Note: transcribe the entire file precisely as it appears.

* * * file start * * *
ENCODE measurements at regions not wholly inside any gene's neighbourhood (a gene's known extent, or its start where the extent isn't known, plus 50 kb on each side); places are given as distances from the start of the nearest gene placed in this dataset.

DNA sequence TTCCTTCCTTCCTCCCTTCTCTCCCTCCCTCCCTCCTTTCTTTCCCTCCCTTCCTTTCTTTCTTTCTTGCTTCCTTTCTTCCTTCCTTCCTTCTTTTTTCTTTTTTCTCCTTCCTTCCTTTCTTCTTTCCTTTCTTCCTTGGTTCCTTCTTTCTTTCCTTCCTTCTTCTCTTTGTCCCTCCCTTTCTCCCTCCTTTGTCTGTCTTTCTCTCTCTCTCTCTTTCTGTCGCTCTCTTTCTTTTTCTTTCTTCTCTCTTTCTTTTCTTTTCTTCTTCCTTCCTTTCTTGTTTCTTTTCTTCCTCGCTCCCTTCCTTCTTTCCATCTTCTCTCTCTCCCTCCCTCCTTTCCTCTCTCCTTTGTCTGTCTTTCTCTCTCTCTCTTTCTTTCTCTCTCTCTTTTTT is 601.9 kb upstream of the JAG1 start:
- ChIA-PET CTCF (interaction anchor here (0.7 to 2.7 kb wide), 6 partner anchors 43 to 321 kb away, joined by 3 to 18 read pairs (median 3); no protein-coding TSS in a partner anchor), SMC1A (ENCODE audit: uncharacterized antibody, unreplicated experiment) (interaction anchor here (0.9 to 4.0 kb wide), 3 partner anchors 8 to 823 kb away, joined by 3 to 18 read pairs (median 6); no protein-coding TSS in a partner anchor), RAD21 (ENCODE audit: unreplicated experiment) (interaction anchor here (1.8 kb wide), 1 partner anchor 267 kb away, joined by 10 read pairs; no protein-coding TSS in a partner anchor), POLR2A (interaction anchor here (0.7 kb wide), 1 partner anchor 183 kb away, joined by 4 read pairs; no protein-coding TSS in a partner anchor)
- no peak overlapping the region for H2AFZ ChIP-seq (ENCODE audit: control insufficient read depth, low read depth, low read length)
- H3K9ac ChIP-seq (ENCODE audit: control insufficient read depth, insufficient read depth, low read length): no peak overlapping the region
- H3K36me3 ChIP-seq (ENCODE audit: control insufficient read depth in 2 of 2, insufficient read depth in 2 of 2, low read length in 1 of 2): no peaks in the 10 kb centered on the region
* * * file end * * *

ENCODE measurements at regions not wholly inside any gene's neighbourhood (a gene's known extent, or its start where the extent isn't known, plus 50 kb on each side); places are given as distances from the start of the nearest gene placed in this dataset.

DNA sequence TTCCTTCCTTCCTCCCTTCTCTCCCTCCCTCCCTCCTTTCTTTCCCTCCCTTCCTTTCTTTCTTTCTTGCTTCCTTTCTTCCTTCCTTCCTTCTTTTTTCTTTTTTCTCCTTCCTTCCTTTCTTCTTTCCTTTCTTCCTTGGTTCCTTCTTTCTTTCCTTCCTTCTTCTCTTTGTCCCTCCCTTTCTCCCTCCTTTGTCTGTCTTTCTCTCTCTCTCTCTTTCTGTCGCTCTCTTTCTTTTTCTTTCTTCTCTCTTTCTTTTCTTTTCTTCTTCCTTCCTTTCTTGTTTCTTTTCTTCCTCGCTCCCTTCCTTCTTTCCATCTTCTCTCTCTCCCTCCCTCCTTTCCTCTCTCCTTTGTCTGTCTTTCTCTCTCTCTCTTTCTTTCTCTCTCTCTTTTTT is 601.9 kb upstream of the JAG1 start:
- ChIA-PET CTCF (interaction anchor here (0.7 to 2.7 kb wide), 6 partner anchors 43 to 321 kb away, joined by 3 to 18 read pairs (median 3); no protein-coding TSS in a partner anchor), SMC1A (ENCODE audit: uncharacterized antibody, unreplicated experiment) (interaction anchor here (0.9 to 4.0 kb wide), 3 partner anchors 8 to 823 kb away, joined by 3 to 18 read pairs (median 6); no protein-coding TSS in a partner anchor), RAD21 (ENCODE audit: unreplicated experiment) (interaction anchor here (1.8 kb wide), 1 partner anchor 267 kb away, joined by 10 read pairs; no protein-coding TSS in a partner anchor), POLR2A (interaction anchor here (0.7 kb wide), 1 partner anchor 183 kb away, joined by 4 read pairs; no protein-coding TSS in a partner anchor)
- no peak overlapping the region for H2AFZ ChIP-seq (ENCODE audit: control insufficient read depth, low read depth, low read length)
- H3K9ac ChIP-seq (ENCODE audit: control insufficient read depth, insufficient read depth, low read length): no peak overlapping the region
- H3K36me3 ChIP-seq (ENCODE audit: control insufficient read depth in 2 of 2, insufficient read depth in 2 of 2, low read length in 1 of 2): no peaks in the 10 kb centered on the region